Why a Coronavirus canSAR?
Selfish really. Cancer research labs across the world have shut down. Recruitment of new cancer patients to innovative, potentially life-saving clinical trials has all but stopped, cancer referrals and diagnoses have plummeted. We have to do something to re-instate our battle against cancer in full.
Also, as we explain below, all drug discovery learning is useful learning. We have learned much and developed useful new tools for Cororonavirus canSAR that we will re-deploy into our oncology canSAR.
As we follow with interest the developments with Covid-19, we have become increasingly concerned about the growing cacophony of opinions and misinformation. From claims about drug activity in patients to recommendations of 'drug-like' compounds for testing. Meanwhile, there are likely to be genuine valuable opportunities that are being missed precisely because of the noise and chaos.
There is clearly a need for an objective web resource on coronavirus research/drug discovery that can provide data at scale – and one that is automatically kept up to date for the benefit of the mechanistic research and drug discovery community.
canSAR was therefore a natural starting off point from which to build a Covid-19 resource, as it can be rapidly adapted to provide much of the objective data needed. canSAR is not only a place to search for objective up-to-date information– it also comes with unique capabilities such as our comprehensive druggability assessments, 3D structural analyses and druggable protein interactomes. And all with fully interlinked data.
We are cancer drug discoverers and we built the oncology canSAR to help empower smarter drug discovery that:
- Makes smart use of the vast amounts of data available, and access key information quickly.
- Make objective decisions about what drug targets to select, what models to use, what compounds and chemical tools look good, bad or ugly!
- Discover hidden opportunities and risks from data.
Integrate not collate
To achieve this, we developed canSAR to integrate billions of experimental measurements from biology, chemistry, pharmacology, systems biology, structural biology and more. We designed canSAR to comprehensively link these data from all these different domains. So from a clinical trial you can rapidly link to the cellular networks that involve proteins targeted by the drug in the trial. From a biological sample you can with a few clicks hypothesise key genes, and find chemical tools and models to help validate them.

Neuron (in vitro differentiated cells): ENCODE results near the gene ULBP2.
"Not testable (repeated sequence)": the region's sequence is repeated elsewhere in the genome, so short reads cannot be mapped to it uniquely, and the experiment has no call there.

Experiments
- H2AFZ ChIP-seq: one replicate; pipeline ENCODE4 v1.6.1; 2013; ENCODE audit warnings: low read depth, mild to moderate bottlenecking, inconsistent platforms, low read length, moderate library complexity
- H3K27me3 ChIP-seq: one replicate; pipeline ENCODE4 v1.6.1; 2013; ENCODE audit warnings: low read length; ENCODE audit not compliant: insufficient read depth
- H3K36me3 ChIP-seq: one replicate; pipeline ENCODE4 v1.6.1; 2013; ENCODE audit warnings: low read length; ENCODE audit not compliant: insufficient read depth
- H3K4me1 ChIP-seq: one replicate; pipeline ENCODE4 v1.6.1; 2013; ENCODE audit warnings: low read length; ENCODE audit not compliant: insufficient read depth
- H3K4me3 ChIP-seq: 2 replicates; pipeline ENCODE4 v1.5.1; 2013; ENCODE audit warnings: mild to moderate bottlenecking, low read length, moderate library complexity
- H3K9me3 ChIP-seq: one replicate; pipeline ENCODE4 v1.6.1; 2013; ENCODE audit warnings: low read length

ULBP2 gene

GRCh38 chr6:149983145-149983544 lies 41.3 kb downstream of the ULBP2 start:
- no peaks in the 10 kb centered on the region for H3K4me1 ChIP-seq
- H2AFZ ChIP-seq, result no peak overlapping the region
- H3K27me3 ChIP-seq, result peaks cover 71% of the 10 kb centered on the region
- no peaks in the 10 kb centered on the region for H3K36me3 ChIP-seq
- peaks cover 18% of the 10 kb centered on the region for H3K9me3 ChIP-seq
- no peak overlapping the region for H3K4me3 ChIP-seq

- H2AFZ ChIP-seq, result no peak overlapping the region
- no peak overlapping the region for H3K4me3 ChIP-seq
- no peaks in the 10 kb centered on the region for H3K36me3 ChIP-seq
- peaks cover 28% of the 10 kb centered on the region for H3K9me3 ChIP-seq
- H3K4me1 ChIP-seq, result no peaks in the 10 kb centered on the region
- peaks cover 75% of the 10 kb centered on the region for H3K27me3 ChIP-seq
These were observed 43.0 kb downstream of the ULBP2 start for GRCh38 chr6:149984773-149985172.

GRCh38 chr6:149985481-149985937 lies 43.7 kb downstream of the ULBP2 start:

Big, Big data from oncology and far beyond
While some data in canSAR is oncology-specific, such as cancer genome sequencing or cancer cell line vulnerability data, most of the data in canSAR are agnostic with respect to therapeutic area. For example, it contains all of the >500,000 individual protein 3D structures from the PDB regardless of the organism or role in disease. Similarly, the >2 million bioactive small molecules and >8,000,000 pharmacological data points are disease- and organism-agnostic.
We analysed >8100 cavities on > 430 protein structures (857 PDB chains). As results of our analysis, we identify 284 ligandable pockets and 339 potential ligandable cavities at the interfaces of protein complexes (biological assemblies). We found novel ligandable cavities at the interface between the coronavirus Spike protein and their receptor ACE2, and at the complex’s interface with the Sodium-dependent neutral amino acid transporter B(0)AT1.
AI to discover hidden opportunities
Once we have integrated these data, we developed machine learning tools to learn from them and predict new therapeutic opportunities. For this, using as much data as possible from across biology and chemistry was key. We trained our algorithms on protein 3D-structural information from as many proteins as possible and from as many different organisms as possible. Similarly, our protein-protein interaction networks that we curate and our predictive analytics are trained on protein networks well outside oncology. This way, we harness big data to inform oncology (and the wider drug discovery field).
Drug discovery always crosses boundaries
The reason why we built canSAR to be this comprehensive was to allow cancer scientists worldwide to explore novel areas of biology as they become relevant to cancer. And also to learn and use tools from other fields. It is well known that many human proteins play a role in different diseases, and many chemical tools can be useful to examine them. At the same time we recognized that canSAR is indeed already being utilised by researchers in other fields – such as neurodegeneration and inflammation. And of course, stimulating or suppressing the immune system is a common strategy across different disease areas.
What's different in Coronavirus canSAR
On top of all the valuable information in canSAR, we are also curating much valuable information from viral biology and drug discovery. For example, we are curating protein networks that are highjacked by coronaviruses old and new and looking for novel drug target opportunities within them. We update daily information on coronavirus clinical trials. We are curating chemical probes for use in Coronavirus research. Finally, we are generating ‘live’ reports that summarise this information.
Coronavirus canSAR is being continually updated for the coronavirus research community. More information will be added. We are also painstakingly curating some data (such as drugs) - it's all work in progress. We invite users to feedback in any way that would make the resource more useful ( contact us ).